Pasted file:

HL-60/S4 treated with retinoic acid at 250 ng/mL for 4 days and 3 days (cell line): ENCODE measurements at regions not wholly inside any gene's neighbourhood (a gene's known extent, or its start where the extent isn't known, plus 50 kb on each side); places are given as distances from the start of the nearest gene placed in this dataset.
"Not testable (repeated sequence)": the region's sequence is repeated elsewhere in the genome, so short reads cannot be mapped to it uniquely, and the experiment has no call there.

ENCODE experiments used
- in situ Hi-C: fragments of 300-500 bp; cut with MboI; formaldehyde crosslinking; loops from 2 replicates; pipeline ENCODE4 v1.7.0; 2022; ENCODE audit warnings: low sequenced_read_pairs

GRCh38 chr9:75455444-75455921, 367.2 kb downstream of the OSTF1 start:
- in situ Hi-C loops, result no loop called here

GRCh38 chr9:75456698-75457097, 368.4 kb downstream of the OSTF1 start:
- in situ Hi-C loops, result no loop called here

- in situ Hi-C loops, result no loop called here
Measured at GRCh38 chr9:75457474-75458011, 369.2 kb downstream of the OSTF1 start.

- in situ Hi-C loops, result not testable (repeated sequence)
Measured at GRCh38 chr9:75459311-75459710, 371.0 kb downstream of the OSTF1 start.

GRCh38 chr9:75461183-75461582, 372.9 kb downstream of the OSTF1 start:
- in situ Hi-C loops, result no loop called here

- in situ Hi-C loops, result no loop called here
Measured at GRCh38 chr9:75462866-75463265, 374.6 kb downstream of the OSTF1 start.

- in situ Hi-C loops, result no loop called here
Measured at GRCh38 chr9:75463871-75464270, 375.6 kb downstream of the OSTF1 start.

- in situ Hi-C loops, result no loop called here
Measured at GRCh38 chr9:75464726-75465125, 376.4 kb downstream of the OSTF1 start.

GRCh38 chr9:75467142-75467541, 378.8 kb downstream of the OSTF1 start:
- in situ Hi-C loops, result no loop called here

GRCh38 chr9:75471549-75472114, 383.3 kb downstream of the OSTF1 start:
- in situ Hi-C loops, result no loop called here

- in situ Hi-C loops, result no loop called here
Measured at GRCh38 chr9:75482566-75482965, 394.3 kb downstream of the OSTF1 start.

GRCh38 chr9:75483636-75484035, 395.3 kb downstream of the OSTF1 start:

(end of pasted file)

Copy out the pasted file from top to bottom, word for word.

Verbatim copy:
HL-60/S4 treated with retinoic acid at 250 ng/mL for 4 days and 3 days (cell line): ENCODE measurements at regions not wholly inside any gene's neighbourhood (a gene's known extent, or its start where the extent isn't known, plus 50 kb on each side); places are given as distances from the start of the nearest gene placed in this dataset.
"Not testable (repeated sequence)": the region's sequence is repeated elsewhere in the genome, so short reads cannot be mapped to it uniquely, and the experiment has no call there.

ENCODE experiments used
- in situ Hi-C: fragments of 300-500 bp; cut with MboI; formaldehyde crosslinking; loops from 2 replicates; pipeline ENCODE4 v1.7.0; 2022; ENCODE audit warnings: low sequenced_read_pairs

GRCh38 chr9:75455444-75455921, 367.2 kb downstream of the OSTF1 start:
- in situ Hi-C loops, result no loop called here

GRCh38 chr9:75456698-75457097, 368.4 kb downstream of the OSTF1 start:
- in situ Hi-C loops, result no loop called here

- in situ Hi-C loops, result no loop called here
Measured at GRCh38 chr9:75457474-75458011, 369.2 kb downstream of the OSTF1 start.

- in situ Hi-C loops, result not testable (repeated sequence)
Measured at GRCh38 chr9:75459311-75459710, 371.0 kb downstream of the OSTF1 start.

GRCh38 chr9:75461183-75461582, 372.9 kb downstream of the OSTF1 start:
- in situ Hi-C loops, result no loop called here

- in situ Hi-C loops, result no loop called here
Measured at GRCh38 chr9:75462866-75463265, 374.6 kb downstream of the OSTF1 start.

- in situ Hi-C loops, result no loop called here
Measured at GRCh38 chr9:75463871-75464270, 375.6 kb downstream of the OSTF1 start.

- in situ Hi-C loops, result no loop called here
Measured at GRCh38 chr9:75464726-75465125, 376.4 kb downstream of the OSTF1 start.

GRCh38 chr9:75467142-75467541, 378.8 kb downstream of the OSTF1 start:
- in situ Hi-C loops, result no loop called here

GRCh38 chr9:75471549-75472114, 383.3 kb downstream of the OSTF1 start:
- in situ Hi-C loops, result no loop called here

- in situ Hi-C loops, result no loop called here
Measured at GRCh38 chr9:75482566-75482965, 394.3 kb downstream of the OSTF1 start.

GRCh38 chr9:75483636-75484035, 395.3 kb downstream of the OSTF1 start: